According to the opinion polls conducted by NDTV in collaboration with the Hansa Research Centre, the BJP-led NDA is likely to win 229 seats. The Congress-led UPA can win 129 seats and the other parties can get 130 seats. Besides, the NDA is projected to win 8 and the Congress 22 seats in small states and union territories. That leaves the remaining parties with 55 seats.
But there may be some surprises as well. First, there is the Third Front or the Left front of regional parties with its commitment to secularism and social justice. It stands united in its opposition to both the Congress and the BJP.
The 11-party Third Front has declared itself as an “alternative” to the dominance of the Congress and the BJP. As the Congress is not expected to win, the Third Front has aligned itself against the BJP which it sees as being “a dangerous mix (of) aggressive capitalism ( and) a rabid form of communal ideology.”
The second and more formidable challenge is posed by the Aam Aadmi Party. It sprung a surprise in its debut contest in the Delhi state elections last year when it emerged as the majority party. The AAP proposes to contest from 20 out of 29 states against the Congress and the BJP, and expects to win 100 seats. That figure may be too ambitious but given its increasing popularity, it may actually win a fairly large number of seats.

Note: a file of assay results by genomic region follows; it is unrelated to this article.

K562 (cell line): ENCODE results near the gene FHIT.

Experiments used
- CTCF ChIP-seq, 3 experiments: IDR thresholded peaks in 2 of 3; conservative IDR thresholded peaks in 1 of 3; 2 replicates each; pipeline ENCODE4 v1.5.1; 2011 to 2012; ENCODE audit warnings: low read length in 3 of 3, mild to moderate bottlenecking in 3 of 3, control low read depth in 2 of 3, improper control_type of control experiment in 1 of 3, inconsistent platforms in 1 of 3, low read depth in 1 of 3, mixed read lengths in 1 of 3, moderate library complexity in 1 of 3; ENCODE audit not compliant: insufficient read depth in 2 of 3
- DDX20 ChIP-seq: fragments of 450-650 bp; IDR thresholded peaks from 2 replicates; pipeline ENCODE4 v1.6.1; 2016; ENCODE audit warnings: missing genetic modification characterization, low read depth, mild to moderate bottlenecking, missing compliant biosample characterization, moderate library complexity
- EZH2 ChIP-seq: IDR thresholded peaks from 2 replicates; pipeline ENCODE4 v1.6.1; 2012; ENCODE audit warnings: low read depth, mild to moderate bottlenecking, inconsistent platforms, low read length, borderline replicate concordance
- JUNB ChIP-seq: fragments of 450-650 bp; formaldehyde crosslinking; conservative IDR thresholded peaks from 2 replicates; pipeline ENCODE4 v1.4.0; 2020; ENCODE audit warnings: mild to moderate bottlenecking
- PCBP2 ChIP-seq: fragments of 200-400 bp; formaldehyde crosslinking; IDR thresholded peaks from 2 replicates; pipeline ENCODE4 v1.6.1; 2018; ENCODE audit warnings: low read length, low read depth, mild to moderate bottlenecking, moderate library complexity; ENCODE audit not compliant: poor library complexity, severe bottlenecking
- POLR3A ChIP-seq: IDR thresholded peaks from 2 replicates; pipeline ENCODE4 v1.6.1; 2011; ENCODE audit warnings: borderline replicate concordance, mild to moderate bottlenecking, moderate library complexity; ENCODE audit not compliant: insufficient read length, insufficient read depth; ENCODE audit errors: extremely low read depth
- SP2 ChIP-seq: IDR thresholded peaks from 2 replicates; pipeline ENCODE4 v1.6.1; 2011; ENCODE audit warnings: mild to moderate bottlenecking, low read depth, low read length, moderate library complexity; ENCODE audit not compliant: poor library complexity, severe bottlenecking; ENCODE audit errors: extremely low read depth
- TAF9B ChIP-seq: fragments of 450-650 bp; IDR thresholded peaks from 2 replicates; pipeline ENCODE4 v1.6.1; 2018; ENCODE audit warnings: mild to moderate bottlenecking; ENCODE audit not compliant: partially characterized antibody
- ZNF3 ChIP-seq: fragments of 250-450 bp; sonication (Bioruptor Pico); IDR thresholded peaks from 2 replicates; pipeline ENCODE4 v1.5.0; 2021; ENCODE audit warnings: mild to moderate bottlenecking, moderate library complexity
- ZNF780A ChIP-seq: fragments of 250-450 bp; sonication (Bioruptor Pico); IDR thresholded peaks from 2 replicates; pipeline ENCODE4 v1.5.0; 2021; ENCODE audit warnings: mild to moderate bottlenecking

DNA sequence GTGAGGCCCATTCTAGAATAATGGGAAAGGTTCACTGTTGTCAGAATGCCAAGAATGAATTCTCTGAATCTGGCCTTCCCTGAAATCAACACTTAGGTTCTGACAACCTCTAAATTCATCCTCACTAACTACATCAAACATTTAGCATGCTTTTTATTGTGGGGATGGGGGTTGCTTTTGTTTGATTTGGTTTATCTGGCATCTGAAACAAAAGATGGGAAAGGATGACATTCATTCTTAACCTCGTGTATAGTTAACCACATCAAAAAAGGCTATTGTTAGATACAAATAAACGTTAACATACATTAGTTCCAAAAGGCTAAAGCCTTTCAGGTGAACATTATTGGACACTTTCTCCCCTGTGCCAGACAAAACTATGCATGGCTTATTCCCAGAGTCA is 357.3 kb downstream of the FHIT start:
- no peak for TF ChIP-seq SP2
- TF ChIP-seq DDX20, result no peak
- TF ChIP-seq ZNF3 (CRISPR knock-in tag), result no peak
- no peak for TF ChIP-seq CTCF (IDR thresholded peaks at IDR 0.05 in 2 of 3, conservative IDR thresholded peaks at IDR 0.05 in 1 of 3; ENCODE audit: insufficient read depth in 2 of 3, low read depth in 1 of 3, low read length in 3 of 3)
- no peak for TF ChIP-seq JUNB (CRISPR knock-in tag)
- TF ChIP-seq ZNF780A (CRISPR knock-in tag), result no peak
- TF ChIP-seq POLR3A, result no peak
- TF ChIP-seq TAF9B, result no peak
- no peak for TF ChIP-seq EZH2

The size of the dent that the Third Front and the AAP may cause in the Congress and BJP’s vote bank is difficult to predict but it is expected to be substantial. In the current Lok Sabha, the Third Front parties have 92 seats. It is quite likely, therefore, that jointly the AAP and the Third Front may further improve the tally.
With no party likely to win an outright majority of 272 seats, the majority party will have to form a coalition with smaller regional parties, which has been the trend since 1989. This will be a happy augury in case the BJP comes to power because a coalition would prevent Modi from riding rough shod over the minorities with his Hindutva or Hindu nationalist agenda.
Some analysts predict that on the foreign policy front, a Modi-led government is likely to take a more hardline stance on Pakistan. However, this may be a bogey because Atal Bihari Vajpayee, another BJP prime minister, also took many steps to improve ties with Pakistan. He made a bus trip to Lahore and later invited President Musharraf to visit India. The writer is a senior political analyst and former editor of SouthAsia Magazine.